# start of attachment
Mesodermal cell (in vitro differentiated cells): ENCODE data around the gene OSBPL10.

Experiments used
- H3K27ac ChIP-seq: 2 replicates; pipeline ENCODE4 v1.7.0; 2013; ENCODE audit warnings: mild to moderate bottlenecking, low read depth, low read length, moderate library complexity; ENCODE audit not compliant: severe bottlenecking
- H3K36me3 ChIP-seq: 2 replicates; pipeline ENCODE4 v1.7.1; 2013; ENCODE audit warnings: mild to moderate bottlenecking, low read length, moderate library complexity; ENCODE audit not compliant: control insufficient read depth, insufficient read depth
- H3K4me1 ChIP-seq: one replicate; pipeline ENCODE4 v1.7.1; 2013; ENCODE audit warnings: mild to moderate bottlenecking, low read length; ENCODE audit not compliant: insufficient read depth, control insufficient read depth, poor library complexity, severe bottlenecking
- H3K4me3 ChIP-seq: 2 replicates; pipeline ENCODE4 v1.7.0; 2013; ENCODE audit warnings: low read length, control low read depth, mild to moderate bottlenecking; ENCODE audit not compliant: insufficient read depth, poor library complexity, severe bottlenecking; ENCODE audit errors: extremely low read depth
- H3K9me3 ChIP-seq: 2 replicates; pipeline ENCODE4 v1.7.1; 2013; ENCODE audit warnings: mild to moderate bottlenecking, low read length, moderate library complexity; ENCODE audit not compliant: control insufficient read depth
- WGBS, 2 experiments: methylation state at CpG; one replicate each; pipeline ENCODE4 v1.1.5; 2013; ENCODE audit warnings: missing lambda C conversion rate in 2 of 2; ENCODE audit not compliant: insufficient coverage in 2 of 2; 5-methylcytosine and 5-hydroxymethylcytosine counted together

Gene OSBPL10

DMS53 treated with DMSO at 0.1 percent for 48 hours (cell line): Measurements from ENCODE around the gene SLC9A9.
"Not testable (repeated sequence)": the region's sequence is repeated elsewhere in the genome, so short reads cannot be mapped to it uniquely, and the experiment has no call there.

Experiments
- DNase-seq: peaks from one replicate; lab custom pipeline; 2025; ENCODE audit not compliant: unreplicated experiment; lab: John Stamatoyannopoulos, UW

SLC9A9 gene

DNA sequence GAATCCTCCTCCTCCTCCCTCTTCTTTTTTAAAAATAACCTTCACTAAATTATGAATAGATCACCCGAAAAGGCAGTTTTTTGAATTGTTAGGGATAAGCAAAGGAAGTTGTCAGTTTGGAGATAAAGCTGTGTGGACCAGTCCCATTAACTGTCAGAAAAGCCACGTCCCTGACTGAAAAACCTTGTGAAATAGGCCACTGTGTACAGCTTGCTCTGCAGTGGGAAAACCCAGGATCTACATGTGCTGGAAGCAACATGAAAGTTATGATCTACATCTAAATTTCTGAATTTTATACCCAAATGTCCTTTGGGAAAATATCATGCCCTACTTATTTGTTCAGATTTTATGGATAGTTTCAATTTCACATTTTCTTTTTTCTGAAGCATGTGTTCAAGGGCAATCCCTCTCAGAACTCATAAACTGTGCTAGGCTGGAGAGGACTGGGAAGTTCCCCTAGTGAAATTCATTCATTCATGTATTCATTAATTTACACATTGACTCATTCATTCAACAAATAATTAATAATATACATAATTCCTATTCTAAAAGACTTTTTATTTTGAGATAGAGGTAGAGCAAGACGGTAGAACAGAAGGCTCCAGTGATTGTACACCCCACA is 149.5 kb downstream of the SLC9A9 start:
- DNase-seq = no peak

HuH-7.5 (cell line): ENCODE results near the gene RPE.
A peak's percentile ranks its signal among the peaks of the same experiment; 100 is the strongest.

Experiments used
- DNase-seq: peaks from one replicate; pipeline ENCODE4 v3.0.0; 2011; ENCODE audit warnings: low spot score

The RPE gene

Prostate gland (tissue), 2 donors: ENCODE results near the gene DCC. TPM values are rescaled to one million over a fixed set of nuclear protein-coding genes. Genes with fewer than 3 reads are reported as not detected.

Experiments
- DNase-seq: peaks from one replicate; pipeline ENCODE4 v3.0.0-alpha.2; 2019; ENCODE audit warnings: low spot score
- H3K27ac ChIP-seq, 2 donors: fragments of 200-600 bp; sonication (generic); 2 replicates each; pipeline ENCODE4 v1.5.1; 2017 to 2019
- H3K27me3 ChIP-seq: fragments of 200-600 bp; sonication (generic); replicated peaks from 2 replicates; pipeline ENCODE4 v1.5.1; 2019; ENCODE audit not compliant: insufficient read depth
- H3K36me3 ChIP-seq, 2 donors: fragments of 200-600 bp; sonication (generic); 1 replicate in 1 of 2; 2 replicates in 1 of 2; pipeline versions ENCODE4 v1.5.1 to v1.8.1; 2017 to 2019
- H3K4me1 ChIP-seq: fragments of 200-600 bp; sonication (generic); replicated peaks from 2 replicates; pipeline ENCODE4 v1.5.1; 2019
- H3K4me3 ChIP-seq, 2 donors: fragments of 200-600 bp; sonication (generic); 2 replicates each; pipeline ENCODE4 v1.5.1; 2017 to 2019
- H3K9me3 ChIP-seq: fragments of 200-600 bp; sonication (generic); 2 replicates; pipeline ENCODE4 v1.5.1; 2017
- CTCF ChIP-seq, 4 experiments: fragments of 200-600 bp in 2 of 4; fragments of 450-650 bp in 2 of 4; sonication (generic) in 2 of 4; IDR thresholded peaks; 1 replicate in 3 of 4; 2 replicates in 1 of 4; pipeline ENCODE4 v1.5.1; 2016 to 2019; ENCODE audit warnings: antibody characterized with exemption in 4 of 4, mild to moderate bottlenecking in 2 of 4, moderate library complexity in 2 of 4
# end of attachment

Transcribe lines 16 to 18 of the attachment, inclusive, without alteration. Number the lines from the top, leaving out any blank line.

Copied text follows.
- DNase-seq = no peak

HuH-7.5 (cell line): ENCODE results near the gene RPE.
A peak's percentile ranks its signal among the peaks of the same experiment; 100 is the strongest.